Monica McIntyre
Gig Seeker Pro

Monica McIntyre

Band Blues R&B


This band has not uploaded any videos
This band has not uploaded any videos



"Musicpicks: R&B"

She's definitely got the rhythm. And oh yeah, she sure has the blues. But the smoky grooves laid down by Philly's own Monica McIntyre and her cello are not exactly R&B—at least not the kind you're used to hearing at your local Wawa. There's no pleading, wailing choruses or sexed-up single-entendres. Nor are there electronic blips and synthesizer solos. McIntyre's R&B is all tangled acoustic roots sounds and jazzy embellishments. Her sonorous voice—a bassy, robust Hill-Scott blend—gives weight to lyrics about dark, sacred moments and dissolved relationships. - Philadelphia CityPaper, By: Patrick Rapa

"Sound: Out of the Orchestra"

Blusolaz, Monica McIntyre's album debut, contains the description of the album in its name. The name is a synthesis of blues, soul, and jazz, as is the music included on the album. Monica uses her smooth, rich voice to narrate tales of sorrow and hope. This in and of itself may sound pleasant but mundane. What makes Monica McIntyre's music standout from Philadelphia's stock of soulful singers is the instrumentation in her music. Monica is a cellist who uses her instrument in a non-traditional manner. She often plucks the instrument as if an upright bass, or hits the frame for a sound reminiscent of an acoustic guitar. Her instrument of choice, which distinctly stands out, both in live settings and within the local music scene, instantly grabs your attention. Her technique, voice, and intricate lyrics hold that spell. - BInformed Magazine, By: Brandyn Muller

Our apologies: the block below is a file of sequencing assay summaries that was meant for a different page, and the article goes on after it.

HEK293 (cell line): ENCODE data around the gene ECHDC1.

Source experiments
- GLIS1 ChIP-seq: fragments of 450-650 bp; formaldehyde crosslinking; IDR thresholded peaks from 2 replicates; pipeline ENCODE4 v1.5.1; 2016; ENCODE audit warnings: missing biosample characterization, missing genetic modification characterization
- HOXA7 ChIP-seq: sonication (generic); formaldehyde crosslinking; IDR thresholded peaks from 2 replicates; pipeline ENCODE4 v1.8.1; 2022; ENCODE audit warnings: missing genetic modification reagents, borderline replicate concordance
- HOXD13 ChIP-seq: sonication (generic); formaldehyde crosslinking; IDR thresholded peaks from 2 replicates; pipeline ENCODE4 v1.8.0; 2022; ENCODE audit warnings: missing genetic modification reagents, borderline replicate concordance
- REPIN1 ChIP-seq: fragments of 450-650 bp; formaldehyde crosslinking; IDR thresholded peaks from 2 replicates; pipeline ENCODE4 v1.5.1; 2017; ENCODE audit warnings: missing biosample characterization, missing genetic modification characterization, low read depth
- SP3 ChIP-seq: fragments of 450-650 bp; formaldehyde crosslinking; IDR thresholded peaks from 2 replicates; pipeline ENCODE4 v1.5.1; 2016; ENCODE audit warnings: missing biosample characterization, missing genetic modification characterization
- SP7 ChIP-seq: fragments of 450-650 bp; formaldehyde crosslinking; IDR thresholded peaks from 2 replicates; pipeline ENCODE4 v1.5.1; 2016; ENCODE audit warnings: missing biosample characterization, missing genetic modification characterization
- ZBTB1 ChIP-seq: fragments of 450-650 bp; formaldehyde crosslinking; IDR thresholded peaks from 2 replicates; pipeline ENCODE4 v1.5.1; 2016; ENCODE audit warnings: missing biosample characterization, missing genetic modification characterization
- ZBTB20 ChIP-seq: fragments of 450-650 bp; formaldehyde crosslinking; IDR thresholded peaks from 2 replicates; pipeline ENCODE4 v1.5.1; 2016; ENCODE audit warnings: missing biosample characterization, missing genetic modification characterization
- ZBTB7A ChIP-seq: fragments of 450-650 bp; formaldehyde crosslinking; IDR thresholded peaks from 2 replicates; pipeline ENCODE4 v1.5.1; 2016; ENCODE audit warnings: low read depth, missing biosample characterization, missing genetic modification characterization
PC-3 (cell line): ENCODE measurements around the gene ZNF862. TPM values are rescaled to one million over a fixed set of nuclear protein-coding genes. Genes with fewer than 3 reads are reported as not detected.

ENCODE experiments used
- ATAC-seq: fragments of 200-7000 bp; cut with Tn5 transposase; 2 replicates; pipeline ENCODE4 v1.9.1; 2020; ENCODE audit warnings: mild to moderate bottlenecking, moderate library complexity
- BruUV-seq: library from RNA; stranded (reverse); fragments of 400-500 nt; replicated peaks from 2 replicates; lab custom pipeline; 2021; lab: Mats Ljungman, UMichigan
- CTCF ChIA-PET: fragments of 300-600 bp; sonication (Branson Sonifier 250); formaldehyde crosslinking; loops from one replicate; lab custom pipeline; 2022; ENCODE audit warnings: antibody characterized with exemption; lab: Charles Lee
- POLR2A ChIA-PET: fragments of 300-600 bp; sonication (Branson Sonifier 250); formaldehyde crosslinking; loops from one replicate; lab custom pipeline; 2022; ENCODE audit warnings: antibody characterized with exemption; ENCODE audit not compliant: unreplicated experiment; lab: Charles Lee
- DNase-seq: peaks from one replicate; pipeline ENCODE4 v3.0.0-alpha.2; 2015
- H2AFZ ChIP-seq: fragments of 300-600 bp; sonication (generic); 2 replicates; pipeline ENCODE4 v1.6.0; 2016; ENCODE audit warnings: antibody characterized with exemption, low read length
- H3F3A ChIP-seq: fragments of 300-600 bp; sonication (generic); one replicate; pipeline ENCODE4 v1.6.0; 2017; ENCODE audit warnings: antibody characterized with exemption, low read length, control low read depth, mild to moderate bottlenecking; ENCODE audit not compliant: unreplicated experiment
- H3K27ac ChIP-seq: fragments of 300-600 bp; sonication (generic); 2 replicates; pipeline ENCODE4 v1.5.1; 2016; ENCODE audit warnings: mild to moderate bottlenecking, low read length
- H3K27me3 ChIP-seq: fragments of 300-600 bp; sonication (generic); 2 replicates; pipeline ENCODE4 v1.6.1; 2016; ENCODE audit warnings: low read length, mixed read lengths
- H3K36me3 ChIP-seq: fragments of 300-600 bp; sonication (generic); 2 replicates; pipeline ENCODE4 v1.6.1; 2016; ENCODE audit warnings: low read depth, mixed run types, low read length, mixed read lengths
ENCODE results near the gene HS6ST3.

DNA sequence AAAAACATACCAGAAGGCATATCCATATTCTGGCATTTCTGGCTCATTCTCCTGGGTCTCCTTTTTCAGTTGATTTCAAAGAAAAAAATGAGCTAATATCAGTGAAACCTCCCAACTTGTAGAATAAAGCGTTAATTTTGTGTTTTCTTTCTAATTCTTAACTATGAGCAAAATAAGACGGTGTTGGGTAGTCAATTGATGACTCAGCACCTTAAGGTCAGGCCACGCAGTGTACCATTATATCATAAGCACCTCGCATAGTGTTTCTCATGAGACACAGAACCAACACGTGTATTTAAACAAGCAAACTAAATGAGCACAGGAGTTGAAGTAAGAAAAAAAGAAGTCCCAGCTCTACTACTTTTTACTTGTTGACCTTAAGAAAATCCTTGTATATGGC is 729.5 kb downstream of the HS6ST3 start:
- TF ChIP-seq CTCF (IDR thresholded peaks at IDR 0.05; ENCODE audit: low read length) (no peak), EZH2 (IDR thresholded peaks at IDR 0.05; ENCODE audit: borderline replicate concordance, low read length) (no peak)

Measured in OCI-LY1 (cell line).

"The Blue Journey of Monica McIntyre"

Her singing can be tender or furious, shifting gears on a dime, her arrangements and playing unlike anything you have heard before, creating combinations of sounds only a true artist could concoct. The explorations and journeys with her beloved cello have been captured on her first release Blusolaz, a great starting point for any fledgling McIntyre fan or anyone who has seen her play and needs more. While McIntyre's sounds are truly and uniquely her own, one can't help but run into the ghosts of Nina Simone, Miles Davis, Jimi Hendrix, and others along the way.

- Philadelphia Art Writers, By: Greg Trout

"The Blue Journey of Monica McIntyre"